Jan. 27, 2012 -- Living 1,000 meters under water in Monterey Canyon, off the coast of California, are tiny critters that burrow in the sediments of the seafloor with their feeding appendages poking out into the water column, their entire life cycle dependent on the quantity of marine detritus or "snow" that settles to the bottom from the surface waters.
The above compilation of deep-sea coastal residents came from a delicately dredged scoop of mud only 7 centimeters in diameter by 5 centimeters deep (5 inches across and 2 inches deep). And this explosion of biodiversity in miniature is unique to its own location. The look and feel of the crowd changes just a few meters away.
The marine snow -- the waste and body carcasses of surface plankton -- does not accumulate evenly on the seafloor. In Monterey Canyon, the sediment changes with the slope of the canyon, but even in areas that are flat the accumulation rates vary. The marine snow falls according to surface currents and plankton population explosions, and gathers and moves in drifts and eddies. Tiny juvenile bivalves and worms swim in the water column and either settle in a location with enough snowfall to feed themselves as they mature, or they die, their bodies joining the marine snow drifts.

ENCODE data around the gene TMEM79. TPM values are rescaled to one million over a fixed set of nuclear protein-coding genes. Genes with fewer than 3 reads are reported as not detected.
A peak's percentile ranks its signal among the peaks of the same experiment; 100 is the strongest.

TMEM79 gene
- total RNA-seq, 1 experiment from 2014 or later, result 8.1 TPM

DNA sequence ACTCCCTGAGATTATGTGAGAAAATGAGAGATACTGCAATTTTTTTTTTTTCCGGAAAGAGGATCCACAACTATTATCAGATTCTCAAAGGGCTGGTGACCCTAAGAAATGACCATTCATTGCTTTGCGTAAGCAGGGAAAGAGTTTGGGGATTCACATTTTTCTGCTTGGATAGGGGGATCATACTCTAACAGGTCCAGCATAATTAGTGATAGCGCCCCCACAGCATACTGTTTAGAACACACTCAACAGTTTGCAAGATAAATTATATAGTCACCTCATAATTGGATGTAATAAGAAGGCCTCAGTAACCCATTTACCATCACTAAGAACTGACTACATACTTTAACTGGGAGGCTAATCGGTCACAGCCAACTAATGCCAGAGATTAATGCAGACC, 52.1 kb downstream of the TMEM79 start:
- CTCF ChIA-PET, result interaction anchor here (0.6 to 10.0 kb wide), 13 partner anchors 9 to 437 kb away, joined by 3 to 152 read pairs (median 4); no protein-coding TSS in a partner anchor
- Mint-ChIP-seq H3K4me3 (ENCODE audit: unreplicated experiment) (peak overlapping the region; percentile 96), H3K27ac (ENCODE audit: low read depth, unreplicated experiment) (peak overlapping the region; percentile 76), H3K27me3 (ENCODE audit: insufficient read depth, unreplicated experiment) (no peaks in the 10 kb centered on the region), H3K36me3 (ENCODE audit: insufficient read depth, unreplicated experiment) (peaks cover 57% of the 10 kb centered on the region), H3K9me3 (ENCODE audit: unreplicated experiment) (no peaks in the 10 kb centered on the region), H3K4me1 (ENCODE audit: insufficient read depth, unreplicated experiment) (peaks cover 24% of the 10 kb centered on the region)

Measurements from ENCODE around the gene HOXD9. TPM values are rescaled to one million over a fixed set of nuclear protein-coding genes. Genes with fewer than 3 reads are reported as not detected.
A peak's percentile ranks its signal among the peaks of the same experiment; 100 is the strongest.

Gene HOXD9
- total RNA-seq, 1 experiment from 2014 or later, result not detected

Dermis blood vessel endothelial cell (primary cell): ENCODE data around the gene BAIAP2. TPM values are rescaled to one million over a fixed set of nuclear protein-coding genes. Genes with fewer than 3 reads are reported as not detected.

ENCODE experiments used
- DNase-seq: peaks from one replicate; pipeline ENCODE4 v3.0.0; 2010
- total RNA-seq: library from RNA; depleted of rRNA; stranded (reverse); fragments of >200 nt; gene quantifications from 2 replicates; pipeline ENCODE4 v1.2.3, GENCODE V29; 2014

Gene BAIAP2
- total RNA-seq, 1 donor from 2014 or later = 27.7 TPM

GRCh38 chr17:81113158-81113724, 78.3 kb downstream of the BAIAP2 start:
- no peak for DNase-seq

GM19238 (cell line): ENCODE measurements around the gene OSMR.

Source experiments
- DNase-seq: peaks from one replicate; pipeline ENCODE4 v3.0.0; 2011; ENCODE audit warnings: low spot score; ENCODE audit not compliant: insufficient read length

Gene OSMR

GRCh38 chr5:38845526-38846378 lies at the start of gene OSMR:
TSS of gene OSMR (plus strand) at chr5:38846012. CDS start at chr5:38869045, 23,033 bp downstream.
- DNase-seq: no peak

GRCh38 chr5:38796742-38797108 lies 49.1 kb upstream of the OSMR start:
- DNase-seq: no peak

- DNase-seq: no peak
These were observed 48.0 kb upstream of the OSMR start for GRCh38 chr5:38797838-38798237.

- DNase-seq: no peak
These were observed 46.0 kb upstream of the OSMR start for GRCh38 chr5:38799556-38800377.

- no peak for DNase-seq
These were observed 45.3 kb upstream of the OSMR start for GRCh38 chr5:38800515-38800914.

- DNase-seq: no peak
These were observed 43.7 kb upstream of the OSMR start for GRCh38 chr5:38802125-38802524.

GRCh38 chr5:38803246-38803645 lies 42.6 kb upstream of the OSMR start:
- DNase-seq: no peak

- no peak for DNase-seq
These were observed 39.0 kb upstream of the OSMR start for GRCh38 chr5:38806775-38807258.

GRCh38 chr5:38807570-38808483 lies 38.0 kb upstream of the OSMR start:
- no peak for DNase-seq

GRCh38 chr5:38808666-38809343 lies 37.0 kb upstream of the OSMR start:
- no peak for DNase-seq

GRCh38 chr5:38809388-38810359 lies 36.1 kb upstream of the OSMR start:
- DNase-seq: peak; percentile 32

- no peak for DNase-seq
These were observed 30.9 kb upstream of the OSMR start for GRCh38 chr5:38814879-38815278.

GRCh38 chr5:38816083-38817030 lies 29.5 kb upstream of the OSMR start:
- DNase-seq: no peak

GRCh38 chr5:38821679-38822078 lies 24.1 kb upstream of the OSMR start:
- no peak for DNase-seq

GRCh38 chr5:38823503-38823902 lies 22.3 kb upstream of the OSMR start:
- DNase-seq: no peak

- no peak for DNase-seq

Biologist Craig McClain of the National Evolutionary Synthesis Center, recently published in the Proceedings of the Royal Society B paper a study on how the distribution of marine bivalves varies across the seafloor. Comparing datasets of seafloor samples with ocean patterns and running computer simulations, his team found that the complexity of the communities depended significantly on how much food was available in a given location, despite the young swimmers' capabilities for dispersing nearly 750 kilometers from their birth site.
The local communities seem to establish themselves based on average snowfall, with their young doing the same, settling in new homes that may be hundreds of kilometers away, but that don't deviate more than a spoonful in terms of yearly marine snow accumulation.